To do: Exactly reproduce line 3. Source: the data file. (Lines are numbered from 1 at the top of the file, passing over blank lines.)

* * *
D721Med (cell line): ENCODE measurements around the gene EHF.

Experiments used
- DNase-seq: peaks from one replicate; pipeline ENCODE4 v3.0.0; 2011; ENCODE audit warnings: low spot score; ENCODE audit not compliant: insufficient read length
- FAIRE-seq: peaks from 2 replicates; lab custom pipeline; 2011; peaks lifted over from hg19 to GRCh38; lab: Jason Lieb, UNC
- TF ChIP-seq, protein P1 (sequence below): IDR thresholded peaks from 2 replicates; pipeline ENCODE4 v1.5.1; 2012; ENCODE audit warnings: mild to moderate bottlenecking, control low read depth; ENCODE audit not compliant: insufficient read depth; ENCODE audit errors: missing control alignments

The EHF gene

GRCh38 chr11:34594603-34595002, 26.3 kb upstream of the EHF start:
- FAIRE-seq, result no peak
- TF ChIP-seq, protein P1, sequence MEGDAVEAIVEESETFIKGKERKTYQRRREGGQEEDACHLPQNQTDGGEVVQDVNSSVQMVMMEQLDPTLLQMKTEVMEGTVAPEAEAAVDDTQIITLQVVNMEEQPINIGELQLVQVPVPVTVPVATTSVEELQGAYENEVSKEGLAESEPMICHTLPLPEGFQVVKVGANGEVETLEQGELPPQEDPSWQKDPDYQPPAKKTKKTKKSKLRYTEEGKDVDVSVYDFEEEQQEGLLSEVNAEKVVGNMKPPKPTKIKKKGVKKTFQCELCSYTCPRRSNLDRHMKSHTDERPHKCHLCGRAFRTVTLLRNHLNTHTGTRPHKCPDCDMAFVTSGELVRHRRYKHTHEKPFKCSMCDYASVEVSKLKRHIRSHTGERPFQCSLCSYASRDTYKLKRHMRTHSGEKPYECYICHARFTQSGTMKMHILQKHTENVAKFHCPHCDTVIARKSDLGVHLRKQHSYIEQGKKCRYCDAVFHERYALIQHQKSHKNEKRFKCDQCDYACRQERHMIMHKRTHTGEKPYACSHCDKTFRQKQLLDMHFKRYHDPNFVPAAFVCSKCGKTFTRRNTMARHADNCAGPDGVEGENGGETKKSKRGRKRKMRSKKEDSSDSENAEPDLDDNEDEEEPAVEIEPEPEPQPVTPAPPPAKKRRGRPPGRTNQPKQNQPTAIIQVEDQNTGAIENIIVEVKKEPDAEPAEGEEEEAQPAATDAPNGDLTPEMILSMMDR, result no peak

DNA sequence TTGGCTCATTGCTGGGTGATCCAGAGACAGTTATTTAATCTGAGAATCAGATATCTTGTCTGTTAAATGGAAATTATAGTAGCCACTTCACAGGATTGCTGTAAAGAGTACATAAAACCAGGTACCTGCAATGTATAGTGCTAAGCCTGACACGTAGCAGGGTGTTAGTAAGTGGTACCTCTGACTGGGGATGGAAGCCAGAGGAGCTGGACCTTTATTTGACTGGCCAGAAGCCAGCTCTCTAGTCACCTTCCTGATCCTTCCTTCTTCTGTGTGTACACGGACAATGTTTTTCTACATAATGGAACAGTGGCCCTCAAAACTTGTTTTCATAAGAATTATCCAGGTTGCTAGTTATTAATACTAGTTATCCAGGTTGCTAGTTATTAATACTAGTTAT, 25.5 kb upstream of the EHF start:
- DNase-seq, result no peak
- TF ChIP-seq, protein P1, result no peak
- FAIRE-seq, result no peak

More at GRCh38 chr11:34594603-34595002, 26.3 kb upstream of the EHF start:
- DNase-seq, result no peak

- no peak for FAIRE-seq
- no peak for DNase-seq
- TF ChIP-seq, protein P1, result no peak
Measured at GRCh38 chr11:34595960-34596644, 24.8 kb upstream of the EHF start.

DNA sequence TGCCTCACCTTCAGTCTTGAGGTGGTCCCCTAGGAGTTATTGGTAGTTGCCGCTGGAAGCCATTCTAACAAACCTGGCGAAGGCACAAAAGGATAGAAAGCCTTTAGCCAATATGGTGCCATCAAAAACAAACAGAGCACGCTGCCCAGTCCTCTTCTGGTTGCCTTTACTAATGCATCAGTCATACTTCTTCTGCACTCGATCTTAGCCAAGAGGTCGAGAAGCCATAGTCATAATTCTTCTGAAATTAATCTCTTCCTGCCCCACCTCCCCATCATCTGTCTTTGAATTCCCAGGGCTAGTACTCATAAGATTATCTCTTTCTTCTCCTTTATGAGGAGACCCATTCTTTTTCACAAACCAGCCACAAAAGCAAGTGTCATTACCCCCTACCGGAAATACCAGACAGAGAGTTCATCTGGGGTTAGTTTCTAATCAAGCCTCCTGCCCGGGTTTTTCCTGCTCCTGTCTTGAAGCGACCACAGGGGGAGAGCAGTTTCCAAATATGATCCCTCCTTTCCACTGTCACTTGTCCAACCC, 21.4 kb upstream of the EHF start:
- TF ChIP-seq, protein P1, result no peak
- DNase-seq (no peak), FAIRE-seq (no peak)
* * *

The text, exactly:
- DNase-seq: peaks from one replicate; pipeline ENCODE4 v3.0.0; 2011; ENCODE audit warnings: low spot score; ENCODE audit not compliant: insufficient read length